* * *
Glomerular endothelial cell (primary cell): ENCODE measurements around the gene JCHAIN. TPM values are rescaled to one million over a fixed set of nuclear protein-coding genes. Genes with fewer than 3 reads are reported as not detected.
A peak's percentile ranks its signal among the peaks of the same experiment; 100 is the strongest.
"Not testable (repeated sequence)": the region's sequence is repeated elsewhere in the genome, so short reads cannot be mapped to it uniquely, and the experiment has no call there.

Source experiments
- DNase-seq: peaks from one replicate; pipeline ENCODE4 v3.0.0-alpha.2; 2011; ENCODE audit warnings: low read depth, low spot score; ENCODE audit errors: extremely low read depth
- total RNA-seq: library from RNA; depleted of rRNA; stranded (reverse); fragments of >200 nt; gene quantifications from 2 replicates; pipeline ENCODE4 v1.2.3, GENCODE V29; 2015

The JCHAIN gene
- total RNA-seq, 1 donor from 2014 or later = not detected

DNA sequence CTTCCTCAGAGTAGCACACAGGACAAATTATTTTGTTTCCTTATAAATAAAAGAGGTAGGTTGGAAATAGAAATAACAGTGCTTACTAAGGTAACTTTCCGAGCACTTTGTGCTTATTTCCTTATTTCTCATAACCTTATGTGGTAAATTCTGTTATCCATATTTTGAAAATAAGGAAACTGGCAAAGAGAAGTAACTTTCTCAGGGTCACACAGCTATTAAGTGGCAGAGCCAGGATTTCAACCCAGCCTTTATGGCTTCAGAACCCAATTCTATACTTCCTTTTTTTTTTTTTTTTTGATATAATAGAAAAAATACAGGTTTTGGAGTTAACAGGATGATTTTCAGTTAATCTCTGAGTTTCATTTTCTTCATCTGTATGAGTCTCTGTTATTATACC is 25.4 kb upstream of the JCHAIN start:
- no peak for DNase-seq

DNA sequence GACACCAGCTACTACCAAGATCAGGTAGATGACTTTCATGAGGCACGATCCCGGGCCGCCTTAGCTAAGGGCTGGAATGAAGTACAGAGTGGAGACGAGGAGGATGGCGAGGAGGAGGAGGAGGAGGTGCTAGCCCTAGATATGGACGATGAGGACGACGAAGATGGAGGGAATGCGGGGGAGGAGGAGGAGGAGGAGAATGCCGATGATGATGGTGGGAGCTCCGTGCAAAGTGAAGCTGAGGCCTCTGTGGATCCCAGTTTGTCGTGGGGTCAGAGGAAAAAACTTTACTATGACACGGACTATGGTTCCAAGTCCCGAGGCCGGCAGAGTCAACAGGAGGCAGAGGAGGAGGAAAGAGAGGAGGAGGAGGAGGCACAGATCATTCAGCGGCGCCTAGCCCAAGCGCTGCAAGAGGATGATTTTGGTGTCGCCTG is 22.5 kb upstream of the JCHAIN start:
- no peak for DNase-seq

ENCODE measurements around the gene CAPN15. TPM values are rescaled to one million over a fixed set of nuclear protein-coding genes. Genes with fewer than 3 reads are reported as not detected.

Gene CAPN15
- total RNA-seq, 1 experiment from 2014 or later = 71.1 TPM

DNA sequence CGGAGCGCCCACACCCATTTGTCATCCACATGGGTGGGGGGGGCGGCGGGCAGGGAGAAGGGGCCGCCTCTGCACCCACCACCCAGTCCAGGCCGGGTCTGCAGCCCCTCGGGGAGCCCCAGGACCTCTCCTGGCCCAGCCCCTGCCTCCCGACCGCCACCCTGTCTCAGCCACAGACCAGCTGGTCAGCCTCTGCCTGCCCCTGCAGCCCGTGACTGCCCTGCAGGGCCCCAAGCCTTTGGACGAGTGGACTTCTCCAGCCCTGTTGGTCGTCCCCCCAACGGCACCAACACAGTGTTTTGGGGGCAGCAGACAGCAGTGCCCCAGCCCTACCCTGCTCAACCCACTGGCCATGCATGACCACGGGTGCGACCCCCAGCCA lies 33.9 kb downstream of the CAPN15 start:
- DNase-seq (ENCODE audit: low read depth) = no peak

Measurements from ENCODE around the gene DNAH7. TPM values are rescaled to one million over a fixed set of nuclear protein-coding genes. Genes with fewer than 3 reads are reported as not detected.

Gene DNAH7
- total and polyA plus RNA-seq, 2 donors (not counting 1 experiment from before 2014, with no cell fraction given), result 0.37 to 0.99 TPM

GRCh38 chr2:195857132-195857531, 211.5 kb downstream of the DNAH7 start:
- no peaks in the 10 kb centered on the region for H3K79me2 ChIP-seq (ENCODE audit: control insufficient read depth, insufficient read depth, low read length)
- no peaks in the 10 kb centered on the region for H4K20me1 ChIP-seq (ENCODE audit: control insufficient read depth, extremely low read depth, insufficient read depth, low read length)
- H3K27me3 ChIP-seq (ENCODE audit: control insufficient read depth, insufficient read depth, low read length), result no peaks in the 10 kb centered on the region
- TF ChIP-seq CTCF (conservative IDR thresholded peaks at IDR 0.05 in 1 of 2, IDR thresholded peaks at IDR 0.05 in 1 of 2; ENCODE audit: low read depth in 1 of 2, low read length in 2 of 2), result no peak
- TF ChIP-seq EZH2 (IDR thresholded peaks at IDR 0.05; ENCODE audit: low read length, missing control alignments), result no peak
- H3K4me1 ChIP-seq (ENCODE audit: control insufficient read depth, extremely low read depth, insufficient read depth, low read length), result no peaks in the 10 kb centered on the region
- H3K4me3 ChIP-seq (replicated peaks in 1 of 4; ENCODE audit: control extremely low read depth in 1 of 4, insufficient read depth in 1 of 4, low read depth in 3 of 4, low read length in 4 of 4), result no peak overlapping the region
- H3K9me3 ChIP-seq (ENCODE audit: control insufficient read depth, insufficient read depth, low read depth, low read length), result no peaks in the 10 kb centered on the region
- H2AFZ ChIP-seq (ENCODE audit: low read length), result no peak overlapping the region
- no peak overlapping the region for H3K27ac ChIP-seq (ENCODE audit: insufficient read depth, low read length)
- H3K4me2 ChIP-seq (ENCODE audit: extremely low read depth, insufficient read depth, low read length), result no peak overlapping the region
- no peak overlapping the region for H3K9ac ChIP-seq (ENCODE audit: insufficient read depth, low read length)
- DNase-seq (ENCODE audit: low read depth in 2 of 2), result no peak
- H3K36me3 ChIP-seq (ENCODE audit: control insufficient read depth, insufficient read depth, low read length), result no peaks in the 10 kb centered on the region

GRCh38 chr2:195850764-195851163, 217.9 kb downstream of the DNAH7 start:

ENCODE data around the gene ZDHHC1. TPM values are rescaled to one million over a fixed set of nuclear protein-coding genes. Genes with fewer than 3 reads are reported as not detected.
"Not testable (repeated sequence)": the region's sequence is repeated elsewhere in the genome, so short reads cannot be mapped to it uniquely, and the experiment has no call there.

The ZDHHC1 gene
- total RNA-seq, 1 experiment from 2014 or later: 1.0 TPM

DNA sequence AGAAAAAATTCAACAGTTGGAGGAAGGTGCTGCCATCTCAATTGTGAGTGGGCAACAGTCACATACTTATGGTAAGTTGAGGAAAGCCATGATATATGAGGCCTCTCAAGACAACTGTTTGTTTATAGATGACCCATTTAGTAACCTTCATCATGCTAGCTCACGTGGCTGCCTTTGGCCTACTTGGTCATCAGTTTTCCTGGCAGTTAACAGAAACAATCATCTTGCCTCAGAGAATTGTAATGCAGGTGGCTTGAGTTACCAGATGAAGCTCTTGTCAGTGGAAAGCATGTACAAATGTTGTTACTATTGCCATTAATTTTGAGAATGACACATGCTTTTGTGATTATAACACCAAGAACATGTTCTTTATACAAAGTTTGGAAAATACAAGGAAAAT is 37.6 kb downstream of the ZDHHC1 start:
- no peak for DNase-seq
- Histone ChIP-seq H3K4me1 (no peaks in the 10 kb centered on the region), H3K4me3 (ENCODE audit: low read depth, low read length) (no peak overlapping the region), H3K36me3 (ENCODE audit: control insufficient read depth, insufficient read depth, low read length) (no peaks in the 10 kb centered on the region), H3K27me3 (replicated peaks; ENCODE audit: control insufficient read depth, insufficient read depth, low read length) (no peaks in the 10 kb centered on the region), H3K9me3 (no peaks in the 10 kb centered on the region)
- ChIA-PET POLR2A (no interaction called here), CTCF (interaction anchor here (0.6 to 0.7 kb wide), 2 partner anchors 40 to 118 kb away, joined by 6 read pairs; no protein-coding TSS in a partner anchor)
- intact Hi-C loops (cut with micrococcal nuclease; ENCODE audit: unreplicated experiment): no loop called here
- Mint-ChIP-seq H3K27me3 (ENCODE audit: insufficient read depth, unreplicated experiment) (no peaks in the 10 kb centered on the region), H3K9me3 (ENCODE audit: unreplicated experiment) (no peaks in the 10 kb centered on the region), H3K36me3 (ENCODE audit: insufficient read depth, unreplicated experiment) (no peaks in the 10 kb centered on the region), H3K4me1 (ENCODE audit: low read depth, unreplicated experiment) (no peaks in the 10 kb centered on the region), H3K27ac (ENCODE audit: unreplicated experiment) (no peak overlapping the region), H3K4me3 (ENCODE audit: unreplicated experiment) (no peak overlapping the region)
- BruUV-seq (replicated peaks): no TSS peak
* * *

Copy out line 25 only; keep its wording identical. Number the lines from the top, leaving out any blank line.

- TF ChIP-seq CTCF (conservative IDR thresholded peaks at IDR 0.05 in 1 of 2, IDR thresholded peaks at IDR 0.05 in 1 of 2; ENCODE audit: low read depth in 1 of 2, low read length in 2 of 2), result no peak